How did the founders of Bumfights and Indecline videos get away without being charged? They literally make money from their website which shows videos of them instigating fights and doing graffiti. Not only that but they seem to go after people with disabilities and homeless, wouldn't this by itself count as a hate crime or some form of discrimination or distribution of obscene material?

According to wikipedia, Ryan McPherson now has a warrant out for his arrest but this was for something he did in 2014 in Thailand. Wikipedia seems to imply that they don't even know the real identity of some of the producers, like Ty Beeson who was on Dr.Phil before getting kicked off.

Obligatory rant: these people are the scum of the Earth.

  • 1
    Is it the old adage: "Fighting is illegal. Fighting on camera is a sport."?
    – Ken Sharp
    Commented Jan 19, 2016 at 16:47
  • You can watch it on archive.org. Commented Aug 5, 2023 at 17:36

1 Answer 1


They didn't "get away with it".

According to a July 29, 2006 article in the San Diego Union Tribune:

Two producers of the infamous “Bumfights” video were jailed yesterday, more than three years after pleading guilty to staging illegal fights between homeless people.

Zachary Bubeck and Ryan McPherson were taken into custody after Superior Court Judge Charles W. Ervin reaffirmed a 180-day sentence he issued in February 2005.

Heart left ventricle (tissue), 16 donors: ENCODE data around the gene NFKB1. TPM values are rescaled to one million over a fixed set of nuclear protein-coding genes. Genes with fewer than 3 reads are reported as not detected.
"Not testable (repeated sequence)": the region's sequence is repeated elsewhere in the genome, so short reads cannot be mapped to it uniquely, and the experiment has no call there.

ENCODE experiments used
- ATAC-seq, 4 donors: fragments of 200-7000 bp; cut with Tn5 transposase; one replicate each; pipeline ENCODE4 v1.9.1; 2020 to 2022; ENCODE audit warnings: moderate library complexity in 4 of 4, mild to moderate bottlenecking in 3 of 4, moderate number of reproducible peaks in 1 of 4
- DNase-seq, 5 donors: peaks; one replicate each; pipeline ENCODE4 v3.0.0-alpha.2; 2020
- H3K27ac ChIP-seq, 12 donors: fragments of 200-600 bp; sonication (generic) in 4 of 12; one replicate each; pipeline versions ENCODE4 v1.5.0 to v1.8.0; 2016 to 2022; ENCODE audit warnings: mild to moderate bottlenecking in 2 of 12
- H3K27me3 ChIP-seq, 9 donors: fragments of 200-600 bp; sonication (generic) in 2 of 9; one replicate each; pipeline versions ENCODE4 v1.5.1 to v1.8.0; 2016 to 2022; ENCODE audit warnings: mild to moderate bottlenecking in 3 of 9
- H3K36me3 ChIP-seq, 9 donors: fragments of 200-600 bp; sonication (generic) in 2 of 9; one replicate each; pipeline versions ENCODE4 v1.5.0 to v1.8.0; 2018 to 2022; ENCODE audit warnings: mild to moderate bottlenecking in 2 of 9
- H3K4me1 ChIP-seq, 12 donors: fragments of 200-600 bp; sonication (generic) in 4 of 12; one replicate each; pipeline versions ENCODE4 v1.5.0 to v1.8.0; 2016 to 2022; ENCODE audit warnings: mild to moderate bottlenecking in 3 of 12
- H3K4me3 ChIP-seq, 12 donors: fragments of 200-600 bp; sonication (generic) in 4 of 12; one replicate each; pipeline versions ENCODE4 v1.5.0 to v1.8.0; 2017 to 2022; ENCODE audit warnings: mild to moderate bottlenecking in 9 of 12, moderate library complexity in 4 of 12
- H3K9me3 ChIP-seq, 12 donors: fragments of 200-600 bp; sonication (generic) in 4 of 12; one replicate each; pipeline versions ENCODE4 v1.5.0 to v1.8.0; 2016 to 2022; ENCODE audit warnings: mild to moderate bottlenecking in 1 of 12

Bubeck, 28, and McPherson, 23, were originally sentenced to perform community service work instead of serving jail sentences. However, they failed to do so and then lied about it, prompting Ervin to revoke their probation. Both men unsuccessfully appealed the judge's decision.


The two men pleaded guilty to misdemeanor charges of conspiracy to stage an illegal fight. In June 2003, they were ordered to perform 280 hours of community service work.

It looks like their convictions were for violation of California Penal Code Section 412.

There were other charges that didn't stick:

Previously, a judge dismissed felony charges of battery and soliciting a felony in connection with the production of the video.

And on the civil side:

Earlier this year, the four producers settled lawsuits filed by three men who appeared in the video.

  • Guess the judge got sucked into that one about how they were actually good guys who had just made a mistake and only gave them 180 days of prison. So how can they still legally be profiting from the videos even after they found there creation was illegal?
    – TreVon
    Commented Jan 20, 2016 at 9:41
  • 2
    @TreVon neither the government nor the producers initiated forfeiture proceedings.
    – Viktor
    Commented Jan 20, 2016 at 13:53

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